CleanBC proposes using carbon capture and storage (CCS) to reduce industrial emissions. CCS involves capturing carbon before it is emitted and sequestering it below ground. In some cases, it is used for so-called enhanced energy production with carbon pumped into wells oil to force out oil and gas.

The plan acknowledges B.C. gas plants have used CCS for decades and champions research and development of technology and also regulations for such a regime. However, B.C. may be re-inventing a wheel already rolling across Saskatchewan, where large-scale carbon capture has been underway with projects such as SaskPower’s Boundary Dam 3 project.

The 2016 Liberal plan called for the elimination of burning of oil and gas industry byproduct gases and so-called fugitive emissions. The NDP plan has abandoned that. Instead, CleanBC offers industry incentives through the carbon-tax-supported Clean Industry Fund. To qualify for funding, companies would have to detail how much emissions they want to reduce and how they would achieve that.

Hydrogen is also touted as part of the energy mix – with financial support for fuel-cell vehicles, hydrogen production and infrastructure and injection of the gas into the natural gas grid.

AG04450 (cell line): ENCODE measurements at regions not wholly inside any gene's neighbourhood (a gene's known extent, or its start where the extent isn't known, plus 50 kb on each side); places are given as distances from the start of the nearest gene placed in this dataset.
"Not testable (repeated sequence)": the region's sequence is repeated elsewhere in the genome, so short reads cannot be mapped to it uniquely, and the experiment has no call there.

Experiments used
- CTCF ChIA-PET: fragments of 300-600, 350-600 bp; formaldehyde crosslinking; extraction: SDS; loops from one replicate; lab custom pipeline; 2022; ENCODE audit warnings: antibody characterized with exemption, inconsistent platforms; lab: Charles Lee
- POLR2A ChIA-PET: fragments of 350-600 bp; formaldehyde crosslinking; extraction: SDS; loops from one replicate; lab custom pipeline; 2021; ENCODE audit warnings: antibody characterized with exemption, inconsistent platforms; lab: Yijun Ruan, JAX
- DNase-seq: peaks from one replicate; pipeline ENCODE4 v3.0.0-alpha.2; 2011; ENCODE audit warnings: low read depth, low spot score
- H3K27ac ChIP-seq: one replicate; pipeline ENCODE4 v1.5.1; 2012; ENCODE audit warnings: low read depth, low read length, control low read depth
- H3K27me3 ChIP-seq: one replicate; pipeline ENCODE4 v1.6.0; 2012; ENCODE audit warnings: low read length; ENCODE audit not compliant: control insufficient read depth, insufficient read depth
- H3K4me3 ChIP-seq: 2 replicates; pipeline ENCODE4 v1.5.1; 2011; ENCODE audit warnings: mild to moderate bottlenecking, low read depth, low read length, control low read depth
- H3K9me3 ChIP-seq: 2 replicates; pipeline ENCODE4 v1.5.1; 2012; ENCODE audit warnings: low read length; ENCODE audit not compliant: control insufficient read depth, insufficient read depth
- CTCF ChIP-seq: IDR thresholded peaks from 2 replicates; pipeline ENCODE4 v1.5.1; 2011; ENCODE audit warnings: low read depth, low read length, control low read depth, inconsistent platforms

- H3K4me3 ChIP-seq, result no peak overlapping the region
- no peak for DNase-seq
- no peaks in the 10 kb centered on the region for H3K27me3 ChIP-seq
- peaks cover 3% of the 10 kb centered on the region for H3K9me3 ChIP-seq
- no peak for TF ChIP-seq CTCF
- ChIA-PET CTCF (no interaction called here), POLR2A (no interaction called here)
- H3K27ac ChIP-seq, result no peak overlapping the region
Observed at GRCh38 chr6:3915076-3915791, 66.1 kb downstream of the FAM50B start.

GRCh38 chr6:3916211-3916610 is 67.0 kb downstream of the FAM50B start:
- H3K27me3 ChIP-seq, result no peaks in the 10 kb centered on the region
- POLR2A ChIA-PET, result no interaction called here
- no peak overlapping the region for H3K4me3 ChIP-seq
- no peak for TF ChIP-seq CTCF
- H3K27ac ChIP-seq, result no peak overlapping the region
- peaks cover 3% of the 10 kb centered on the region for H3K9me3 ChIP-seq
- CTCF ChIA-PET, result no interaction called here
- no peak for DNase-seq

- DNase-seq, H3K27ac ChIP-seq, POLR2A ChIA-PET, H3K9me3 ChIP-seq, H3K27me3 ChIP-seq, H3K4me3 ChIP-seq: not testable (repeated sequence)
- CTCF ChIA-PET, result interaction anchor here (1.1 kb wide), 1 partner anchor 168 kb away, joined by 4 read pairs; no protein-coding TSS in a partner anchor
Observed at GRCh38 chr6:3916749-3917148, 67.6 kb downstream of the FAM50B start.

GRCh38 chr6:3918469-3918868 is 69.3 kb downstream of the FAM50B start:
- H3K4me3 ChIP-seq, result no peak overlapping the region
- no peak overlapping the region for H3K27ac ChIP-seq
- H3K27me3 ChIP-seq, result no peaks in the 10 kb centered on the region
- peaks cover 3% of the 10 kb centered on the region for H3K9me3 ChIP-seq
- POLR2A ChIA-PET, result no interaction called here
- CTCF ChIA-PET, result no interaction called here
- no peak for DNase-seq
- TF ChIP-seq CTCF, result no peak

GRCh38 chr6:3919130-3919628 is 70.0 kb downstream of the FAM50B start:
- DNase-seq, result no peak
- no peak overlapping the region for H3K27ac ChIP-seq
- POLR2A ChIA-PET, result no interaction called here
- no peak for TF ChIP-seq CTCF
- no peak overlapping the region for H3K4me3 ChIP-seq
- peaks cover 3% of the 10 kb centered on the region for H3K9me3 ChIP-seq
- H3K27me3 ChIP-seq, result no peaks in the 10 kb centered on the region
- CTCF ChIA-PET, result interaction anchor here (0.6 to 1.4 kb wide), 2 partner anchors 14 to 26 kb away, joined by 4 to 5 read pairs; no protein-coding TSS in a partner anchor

While the Liberal 2008 plan included hydrogen plans, those had vanished by 2016. Hydrogen plans gained star power when former California governor Arnold Schwarzenegger and Campbell championed the idea of a hydrogen highway between the state and province. The plan was part of a 2007 memorandum of understanding setting targets for GHG emissions below 1990 levels. None of it happened.

The provincial government also aims to eliminate the sale of internal combustion vehicles (ICV) by 2040. This goal is predicated on several assumptions, including the stated expectation that electric vehicle (EV) prices will be the same as ICVs by 2030 and car manufacturers can meet the objective by 2040.

Automakers will be required to sell 10 per cent EVs by 2025; 30 per cent by 2030; and 100 per cent by 2040.

The plan does not outline how existing multi-family units will obtain charging capacity. Rather, this is something the government is “exploring.”

The government said it would expand its EV incentive program (a $6,000 rebate for new EV purchase) to charging infrastructure. It also plans an education campaign.

But numerous municipalities are already addressing charging infrastructure. The City of Richmond, for example, has set a policy to ensure all new multi-family building parking spaces are fitted with charging capacity.